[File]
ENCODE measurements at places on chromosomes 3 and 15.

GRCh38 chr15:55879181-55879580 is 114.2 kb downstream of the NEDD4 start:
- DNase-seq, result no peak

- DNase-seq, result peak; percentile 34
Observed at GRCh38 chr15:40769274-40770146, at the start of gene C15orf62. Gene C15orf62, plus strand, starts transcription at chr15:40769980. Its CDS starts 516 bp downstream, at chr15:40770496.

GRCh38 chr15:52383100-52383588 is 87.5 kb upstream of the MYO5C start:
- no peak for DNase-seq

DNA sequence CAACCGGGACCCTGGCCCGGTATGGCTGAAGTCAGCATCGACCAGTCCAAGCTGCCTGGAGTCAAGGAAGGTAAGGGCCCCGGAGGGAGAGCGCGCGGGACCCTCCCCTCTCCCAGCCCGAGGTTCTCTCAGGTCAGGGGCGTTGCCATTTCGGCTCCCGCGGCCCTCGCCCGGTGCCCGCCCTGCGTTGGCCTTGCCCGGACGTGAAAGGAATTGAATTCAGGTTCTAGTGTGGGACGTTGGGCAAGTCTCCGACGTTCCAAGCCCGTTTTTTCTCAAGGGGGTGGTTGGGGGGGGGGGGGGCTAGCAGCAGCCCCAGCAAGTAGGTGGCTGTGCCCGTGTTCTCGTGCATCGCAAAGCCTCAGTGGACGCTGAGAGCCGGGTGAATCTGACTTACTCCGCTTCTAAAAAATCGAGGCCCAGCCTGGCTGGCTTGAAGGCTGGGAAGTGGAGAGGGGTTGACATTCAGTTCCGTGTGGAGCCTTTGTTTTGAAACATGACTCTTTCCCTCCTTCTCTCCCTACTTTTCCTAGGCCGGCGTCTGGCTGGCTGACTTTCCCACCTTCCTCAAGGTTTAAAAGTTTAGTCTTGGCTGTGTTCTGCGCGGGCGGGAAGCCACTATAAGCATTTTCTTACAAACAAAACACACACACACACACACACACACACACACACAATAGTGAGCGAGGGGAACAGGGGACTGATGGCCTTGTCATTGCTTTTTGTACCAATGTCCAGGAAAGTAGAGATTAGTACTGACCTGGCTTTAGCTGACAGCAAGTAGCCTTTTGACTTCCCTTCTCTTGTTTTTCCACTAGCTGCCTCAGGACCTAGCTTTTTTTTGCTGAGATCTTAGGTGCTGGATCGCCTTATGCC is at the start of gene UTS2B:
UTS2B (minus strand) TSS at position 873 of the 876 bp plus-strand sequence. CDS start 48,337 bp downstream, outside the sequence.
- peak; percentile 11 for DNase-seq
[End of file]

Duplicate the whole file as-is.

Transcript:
ENCODE measurements at places on chromosomes 3 and 15.

GRCh38 chr15:55879181-55879580 is 114.2 kb downstream of the NEDD4 start:
- DNase-seq, result no peak

- DNase-seq, result peak; percentile 34
Observed at GRCh38 chr15:40769274-40770146, at the start of gene C15orf62. Gene C15orf62, plus strand, starts transcription at chr15:40769980. Its CDS starts 516 bp downstream, at chr15:40770496.

GRCh38 chr15:52383100-52383588 is 87.5 kb upstream of the MYO5C start:
- no peak for DNase-seq

DNA sequence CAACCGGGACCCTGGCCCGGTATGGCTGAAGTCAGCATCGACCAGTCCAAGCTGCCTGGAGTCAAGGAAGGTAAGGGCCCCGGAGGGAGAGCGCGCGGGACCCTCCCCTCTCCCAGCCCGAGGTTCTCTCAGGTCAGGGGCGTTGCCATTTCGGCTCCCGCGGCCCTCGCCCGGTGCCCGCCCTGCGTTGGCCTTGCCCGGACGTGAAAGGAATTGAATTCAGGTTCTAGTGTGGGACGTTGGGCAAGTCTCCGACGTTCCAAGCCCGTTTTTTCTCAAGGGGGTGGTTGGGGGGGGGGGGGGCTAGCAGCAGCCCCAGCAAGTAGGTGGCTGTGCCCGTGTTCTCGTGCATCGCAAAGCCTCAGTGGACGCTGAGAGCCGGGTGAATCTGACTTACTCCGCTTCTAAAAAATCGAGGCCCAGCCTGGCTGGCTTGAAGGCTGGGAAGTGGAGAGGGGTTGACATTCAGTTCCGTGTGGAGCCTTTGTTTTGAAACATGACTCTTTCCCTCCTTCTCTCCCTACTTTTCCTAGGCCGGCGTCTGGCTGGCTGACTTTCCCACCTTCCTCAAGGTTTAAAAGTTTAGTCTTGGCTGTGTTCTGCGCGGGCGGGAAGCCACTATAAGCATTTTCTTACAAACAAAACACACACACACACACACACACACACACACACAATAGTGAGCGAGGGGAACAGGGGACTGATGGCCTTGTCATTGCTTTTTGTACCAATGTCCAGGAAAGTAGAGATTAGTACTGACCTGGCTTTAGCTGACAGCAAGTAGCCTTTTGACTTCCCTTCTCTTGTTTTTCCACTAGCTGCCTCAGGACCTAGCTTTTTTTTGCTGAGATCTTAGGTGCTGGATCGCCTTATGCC is at the start of gene UTS2B:
UTS2B (minus strand) TSS at position 873 of the 876 bp plus-strand sequence. CDS start 48,337 bp downstream, outside the sequence.
- peak; percentile 11 for DNase-seq